Security issues:

  • Security personnel comprising paramilitary forces and state police officers across the country to protect polling stations and safeguard election.
  • Security personnel and government officials are effectively put on election duty for many months in a year. A case in point is the recurring engagement of teachers for election duty, as a result of which students suffer.
  • Elections may also lead to loss of lives at many places.
  • With the elections happening so often, these features have become a recurrent theme of our democratic process.
  • Frequent elections disrupt normal public life. Holding of political rallies disrupts road traffic and also leads to noise pollution.
  • Frequent elections perpetuate caste, religion and communal issues across the country.
  • The frequent elections are also an ever increasing administrative burden for the Election Commission of India (ECI).

Countries conducting simultaneous elections:

  • England has chosen to hold general elections and local government elections on the same day.
  • Italy, Belgium, and Sweden are some countries that conduct general and local elections together.
  • In Canada, municipal elections are on fixed dates while provincial and federal elections take place at any time.
  • In South Africa, national and provincial elections are held simultaneously.


  • 170th report of Law Commission of India on ‘Reform of the Electoral Laws’.
  • First annual report of the Election Commission submitted in 1983, the then chief election commissioner R.K. Trivedi recommended simultaneous election.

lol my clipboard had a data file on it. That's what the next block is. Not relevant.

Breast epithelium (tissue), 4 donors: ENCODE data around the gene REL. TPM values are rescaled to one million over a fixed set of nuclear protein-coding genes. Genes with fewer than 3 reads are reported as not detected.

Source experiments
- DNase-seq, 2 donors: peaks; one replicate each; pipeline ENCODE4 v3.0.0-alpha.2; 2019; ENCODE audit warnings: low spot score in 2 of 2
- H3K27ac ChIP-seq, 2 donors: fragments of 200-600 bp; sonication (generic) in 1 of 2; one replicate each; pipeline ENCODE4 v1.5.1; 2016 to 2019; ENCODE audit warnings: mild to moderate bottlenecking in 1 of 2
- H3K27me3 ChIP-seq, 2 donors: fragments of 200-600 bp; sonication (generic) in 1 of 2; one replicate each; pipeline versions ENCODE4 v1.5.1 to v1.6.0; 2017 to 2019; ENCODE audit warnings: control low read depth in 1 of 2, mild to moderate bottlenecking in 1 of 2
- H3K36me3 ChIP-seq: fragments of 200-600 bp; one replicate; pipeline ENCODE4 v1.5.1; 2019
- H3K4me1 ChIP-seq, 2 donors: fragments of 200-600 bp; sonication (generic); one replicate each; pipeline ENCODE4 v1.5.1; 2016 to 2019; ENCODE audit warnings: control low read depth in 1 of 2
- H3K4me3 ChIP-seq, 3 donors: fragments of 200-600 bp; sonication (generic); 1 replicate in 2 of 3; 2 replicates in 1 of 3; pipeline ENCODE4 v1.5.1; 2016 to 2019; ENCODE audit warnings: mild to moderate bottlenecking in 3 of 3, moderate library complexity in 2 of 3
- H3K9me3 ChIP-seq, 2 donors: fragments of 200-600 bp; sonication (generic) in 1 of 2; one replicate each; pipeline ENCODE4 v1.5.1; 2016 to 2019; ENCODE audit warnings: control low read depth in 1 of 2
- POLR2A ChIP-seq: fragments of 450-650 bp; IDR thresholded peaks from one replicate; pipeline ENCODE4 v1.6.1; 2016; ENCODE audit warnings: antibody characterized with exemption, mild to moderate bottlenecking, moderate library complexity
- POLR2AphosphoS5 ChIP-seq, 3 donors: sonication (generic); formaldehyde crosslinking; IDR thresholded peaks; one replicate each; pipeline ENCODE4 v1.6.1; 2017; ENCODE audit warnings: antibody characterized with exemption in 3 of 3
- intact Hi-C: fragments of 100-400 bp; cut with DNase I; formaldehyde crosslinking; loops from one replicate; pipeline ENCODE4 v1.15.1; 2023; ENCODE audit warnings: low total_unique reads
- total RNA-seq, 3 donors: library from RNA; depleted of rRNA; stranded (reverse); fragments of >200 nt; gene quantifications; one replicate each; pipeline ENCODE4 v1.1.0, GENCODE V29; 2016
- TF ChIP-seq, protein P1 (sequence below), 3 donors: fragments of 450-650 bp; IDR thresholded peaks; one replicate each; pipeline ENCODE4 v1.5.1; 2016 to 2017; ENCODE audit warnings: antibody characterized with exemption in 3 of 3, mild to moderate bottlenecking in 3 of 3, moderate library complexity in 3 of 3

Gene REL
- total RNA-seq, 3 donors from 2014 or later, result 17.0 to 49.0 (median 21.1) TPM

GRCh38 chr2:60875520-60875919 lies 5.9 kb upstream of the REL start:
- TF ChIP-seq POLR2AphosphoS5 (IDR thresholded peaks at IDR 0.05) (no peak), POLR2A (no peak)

• National Commission to Review the Working of Constitution is: “Hold State level and parliamentary level elections at the same time. This would reduce election expenditure.
  • The Parliamentary Standing Committee on Personnel, Public Grievances, Law and Justice headed by EMS Natchiappan submitted its report on the Feasibility of Holding Simultaneous Elections Lok Sabha and State Legislative Assemblies.
  • The Election Commission has supported the idea of holding simultaneous elections to Parliament and State Assemblies, in a letter sent to the Law Ministry in May, 2016.
  • The Niti Aayog’s discussion paper, ‘Analysis of Simultaneous Elections: The What, Why and How’, bats for simultaneous elections stating that frequent polls change the focus of policy making because “short-sighted populist” and “politically safe” measures are accorded higher priority over difficult structural reforms.


  • Holding simultaneous elections will ensure consistency, continuity and governance.
  • Reduces burden on security forces this make them to concentrate on their regular activities.
  • Reduces expenditure of election commission, and other key stakeholders.
  • As elections happen frequently , political parties worry about need to keep inflow of funds and contributions continued. This was consequently blamed as one of the key drivers for corruption and black-money in the country.
  • Hence, Simultaneous elections can also be a means to curb corruption and build a more conducive socio-economic ecosystem.


  • Our general and state elections are not held simultaneously and thereby one part or the other of our country is always electorally alert.